How supervision makes a difference
Alison’s clients talk on camera about how their supervision with her has enriched their coaching practice. Supervision involves learning about process, technique and relationship, and it is about how to improve our practice. But more than that, supervision involves learning about ourselves as coaches. Says Clare Allen:
‘I’ve become braver about what I do, what I suggest, what I feed back as my observations. I have more faith in the experiments that I bring and suggest to clients, and my practice has broadened enormously in repertoire and confidence.’
‘It’s my essential motivation to learn about how can I improve my practice,’ ‘How can I learn about what’s going on for me, what I’m bringing to this? What’s my part in this, in this dance, in this interchange?’
‘I get to discover more ways of seeing what it is that is going on in my practice, and often what’s going on in my life, and very often what’s going on in the lives of my clients.’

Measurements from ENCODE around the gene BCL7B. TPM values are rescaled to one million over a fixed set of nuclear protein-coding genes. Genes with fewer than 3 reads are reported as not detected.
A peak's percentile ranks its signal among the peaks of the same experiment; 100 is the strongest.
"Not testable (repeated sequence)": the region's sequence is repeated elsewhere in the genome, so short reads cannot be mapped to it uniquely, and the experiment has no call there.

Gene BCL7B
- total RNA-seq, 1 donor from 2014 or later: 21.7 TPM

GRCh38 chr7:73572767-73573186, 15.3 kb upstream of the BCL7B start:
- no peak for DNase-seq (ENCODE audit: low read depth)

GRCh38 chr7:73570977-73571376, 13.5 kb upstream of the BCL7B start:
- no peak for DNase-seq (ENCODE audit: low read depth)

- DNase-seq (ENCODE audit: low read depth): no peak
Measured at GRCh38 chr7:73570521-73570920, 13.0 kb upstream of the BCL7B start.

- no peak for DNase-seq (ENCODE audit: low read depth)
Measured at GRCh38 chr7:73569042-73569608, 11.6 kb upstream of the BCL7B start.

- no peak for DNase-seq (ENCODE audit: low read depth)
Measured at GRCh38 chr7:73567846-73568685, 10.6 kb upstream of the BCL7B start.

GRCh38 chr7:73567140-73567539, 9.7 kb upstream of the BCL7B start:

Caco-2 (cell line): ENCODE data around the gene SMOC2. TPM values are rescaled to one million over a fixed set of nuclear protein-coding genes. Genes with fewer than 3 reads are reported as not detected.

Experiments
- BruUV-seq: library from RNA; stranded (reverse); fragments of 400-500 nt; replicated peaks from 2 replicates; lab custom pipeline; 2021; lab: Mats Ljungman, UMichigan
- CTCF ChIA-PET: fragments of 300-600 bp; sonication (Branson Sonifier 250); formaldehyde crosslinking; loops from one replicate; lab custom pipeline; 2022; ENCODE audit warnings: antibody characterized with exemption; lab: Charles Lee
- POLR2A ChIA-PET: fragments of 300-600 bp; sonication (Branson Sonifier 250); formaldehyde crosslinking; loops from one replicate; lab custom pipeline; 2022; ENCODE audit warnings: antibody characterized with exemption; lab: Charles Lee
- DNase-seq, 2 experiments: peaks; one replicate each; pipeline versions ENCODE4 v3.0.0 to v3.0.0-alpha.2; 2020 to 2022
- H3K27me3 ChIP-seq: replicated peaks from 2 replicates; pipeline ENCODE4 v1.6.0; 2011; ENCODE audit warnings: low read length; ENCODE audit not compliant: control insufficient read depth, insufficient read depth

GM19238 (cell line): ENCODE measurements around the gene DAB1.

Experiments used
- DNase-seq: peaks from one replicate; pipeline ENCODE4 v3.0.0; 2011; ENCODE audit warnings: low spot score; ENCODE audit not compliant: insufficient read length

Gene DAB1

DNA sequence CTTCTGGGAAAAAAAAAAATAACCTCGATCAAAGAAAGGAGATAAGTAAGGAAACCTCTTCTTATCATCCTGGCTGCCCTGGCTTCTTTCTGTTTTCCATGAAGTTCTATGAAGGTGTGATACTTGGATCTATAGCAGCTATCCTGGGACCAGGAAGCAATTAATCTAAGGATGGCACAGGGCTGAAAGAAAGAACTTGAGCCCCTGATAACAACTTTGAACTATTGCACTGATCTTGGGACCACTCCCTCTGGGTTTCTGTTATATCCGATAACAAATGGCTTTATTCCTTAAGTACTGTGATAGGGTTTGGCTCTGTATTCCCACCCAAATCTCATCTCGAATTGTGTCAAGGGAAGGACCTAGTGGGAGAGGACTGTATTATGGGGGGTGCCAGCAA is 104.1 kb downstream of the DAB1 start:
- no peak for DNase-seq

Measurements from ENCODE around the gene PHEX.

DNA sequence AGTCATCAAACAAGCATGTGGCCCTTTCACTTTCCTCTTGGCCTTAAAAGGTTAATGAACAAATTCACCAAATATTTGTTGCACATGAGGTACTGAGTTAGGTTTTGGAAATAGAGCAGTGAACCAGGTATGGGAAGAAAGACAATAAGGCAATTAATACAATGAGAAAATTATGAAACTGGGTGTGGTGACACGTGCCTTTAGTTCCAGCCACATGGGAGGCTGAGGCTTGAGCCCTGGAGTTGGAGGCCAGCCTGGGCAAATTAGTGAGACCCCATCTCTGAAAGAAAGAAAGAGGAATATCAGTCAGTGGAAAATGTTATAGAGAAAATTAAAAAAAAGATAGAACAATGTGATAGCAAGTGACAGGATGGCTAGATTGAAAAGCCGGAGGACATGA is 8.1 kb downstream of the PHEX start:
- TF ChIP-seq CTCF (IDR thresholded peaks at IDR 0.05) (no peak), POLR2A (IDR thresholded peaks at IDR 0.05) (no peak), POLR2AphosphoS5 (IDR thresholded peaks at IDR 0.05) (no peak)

’When I leave a supervision session, typically I feel energised, excited, rooted, resourced and enriched. Quite often, I can’t wait to see the client again, and wish I was just about to start the next session with the client.’
Thanks to Clare Allen, Gill Graves, Helen Mundy, Justin Wise and Lindsay Wittenberg for taking part in this video.
Alison’s clients talk about the challenges and fulfilment in coaching, and why supervision is important in their practice.